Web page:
I regret that I cannot publish more light-hearted posts at this time, but my thoughts are hectic and do not always make sense, but I use this blog much like a journal, and hopefully my sisters with illness can relate and will take comfort in knowing we are not alone. Please reach out to me, if you are struggling today.

Single vs Plural

 

writer and her dog.jpg
A writer & her dog

I’m going to say what no feminist, or girl gang member, is supposed to say; I like being in a relationship. I love it, I love being a We, being an Us.

I feel safer around others, don’t get me wrong- I love my own space. I like sitting by myself, reading, writing (sound like such a geek!) and watching the TV I want to watch.

I read a lot of Danielle Steel novels through my adolescence, the trauma of heartbreak and the drama of finding love made a lasting imprint early in my life. I was transformed from a shy girl to a hopeless romantic within a year, as soon as the wave of hormones took me over at 13 years old.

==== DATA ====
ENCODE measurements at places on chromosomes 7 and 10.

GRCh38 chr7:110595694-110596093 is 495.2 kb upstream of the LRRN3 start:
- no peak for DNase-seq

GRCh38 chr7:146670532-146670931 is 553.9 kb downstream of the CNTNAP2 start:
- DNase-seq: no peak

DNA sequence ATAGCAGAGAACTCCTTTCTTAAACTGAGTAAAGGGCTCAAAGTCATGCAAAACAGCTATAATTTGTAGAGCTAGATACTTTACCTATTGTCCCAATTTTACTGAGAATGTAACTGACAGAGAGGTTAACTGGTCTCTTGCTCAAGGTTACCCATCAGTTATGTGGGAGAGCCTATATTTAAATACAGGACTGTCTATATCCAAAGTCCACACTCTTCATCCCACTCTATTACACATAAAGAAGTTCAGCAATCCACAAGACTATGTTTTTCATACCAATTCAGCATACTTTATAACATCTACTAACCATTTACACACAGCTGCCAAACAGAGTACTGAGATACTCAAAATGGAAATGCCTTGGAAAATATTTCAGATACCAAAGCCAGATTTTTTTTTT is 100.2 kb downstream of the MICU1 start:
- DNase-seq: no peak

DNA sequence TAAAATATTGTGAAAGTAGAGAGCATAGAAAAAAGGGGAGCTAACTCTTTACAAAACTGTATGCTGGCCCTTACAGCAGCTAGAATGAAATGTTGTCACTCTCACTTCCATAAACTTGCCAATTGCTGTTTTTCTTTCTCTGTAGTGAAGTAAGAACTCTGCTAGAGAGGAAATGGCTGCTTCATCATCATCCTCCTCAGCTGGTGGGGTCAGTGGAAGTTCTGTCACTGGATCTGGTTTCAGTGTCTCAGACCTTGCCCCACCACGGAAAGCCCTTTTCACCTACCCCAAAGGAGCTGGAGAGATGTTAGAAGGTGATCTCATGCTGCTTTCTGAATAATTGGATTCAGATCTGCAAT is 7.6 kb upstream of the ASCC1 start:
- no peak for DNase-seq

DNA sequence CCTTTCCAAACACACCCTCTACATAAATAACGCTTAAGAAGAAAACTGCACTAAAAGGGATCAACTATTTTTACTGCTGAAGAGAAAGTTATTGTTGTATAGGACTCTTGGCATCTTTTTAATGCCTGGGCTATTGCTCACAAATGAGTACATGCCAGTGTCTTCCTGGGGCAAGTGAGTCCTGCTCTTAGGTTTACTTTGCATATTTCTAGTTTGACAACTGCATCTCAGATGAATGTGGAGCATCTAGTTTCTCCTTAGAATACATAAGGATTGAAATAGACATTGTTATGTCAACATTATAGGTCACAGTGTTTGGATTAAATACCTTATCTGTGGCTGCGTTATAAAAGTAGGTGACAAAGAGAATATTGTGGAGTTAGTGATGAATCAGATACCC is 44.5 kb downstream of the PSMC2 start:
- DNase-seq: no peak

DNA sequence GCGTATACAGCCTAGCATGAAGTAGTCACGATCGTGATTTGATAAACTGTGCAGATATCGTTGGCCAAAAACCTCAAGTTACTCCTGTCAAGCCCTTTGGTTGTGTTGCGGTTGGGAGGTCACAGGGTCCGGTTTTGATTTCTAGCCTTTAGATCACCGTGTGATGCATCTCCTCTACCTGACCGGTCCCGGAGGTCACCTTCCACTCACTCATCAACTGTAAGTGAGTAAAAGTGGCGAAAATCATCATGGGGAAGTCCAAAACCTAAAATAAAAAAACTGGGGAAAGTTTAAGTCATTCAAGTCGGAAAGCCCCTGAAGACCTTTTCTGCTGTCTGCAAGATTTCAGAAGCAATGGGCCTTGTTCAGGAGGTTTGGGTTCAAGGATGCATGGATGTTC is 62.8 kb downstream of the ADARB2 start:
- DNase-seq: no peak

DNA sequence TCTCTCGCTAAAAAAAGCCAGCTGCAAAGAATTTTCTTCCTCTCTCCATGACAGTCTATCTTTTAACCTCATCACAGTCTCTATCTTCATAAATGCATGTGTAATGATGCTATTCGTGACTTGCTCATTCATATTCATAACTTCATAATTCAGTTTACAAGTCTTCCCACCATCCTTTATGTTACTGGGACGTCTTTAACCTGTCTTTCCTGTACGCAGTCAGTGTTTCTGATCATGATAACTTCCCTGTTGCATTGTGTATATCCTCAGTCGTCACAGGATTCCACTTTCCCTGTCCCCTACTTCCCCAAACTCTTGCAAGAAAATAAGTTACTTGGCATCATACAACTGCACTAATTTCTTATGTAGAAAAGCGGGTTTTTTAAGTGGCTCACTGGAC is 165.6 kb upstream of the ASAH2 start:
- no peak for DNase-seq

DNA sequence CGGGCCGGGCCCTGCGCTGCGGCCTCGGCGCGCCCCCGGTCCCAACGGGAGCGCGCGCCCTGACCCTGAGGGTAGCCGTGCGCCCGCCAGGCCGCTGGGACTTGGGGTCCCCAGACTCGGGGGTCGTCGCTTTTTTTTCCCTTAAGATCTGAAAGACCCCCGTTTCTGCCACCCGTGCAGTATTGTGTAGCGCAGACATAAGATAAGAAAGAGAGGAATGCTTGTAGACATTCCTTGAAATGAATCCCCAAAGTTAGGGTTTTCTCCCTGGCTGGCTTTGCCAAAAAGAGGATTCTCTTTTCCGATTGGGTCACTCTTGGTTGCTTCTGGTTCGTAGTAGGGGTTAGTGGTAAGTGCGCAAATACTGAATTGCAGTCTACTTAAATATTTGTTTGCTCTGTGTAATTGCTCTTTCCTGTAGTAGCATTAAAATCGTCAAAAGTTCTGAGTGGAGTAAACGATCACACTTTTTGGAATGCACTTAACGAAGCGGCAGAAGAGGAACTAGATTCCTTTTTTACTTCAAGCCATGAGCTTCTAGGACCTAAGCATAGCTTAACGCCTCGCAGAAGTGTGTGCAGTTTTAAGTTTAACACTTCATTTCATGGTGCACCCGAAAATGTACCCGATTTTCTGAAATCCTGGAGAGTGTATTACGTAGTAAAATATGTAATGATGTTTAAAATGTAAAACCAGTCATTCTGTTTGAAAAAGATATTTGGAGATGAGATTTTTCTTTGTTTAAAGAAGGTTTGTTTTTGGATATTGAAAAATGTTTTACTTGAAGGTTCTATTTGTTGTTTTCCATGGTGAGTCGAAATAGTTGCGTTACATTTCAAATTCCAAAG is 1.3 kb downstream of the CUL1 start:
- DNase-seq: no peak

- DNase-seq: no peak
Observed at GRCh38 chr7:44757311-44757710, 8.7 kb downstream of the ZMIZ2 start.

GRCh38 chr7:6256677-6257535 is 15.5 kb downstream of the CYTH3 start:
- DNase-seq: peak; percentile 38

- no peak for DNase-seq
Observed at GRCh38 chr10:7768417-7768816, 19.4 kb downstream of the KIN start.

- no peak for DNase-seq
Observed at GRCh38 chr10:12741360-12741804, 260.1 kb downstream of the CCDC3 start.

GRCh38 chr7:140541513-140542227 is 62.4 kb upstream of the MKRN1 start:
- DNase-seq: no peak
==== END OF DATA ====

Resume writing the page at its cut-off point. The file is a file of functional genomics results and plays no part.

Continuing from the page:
I watch re-runs. I can watch episodes over and over until I find new bits to laugh at. I watch shows like Sex and the City, Friends and Downton Abbey. As I nervously giggle at Samantha’s sexcapades or cheer Carrie on in her fight to win Mr Big, or cringe at Chandler’s bad luck in early relationships and frown at Mary’s stand-offish, stubborn attitude – I am thankful that I am not alone, that I have found my other half, and that I’m NOT single.

I know, sacrilege! An independent woman, declaring that she needs to be in a relationship, needs to have a man next to her, am I mad?

But, now I live with a chronic illness, I have begun seeing myself as somewhat unreliable, with a fragility that I cannot control and an insecurity that sometimes gets the better of me, despite how hard I try to get a hold of myself.

 

The thing is, I can’t even remember what I used to be like before I was plagued by chronic pain and worrying if I would be ill again next month, or trying to describe and explain every single pain I feel, desperately waiting for my next Dr’s appointment.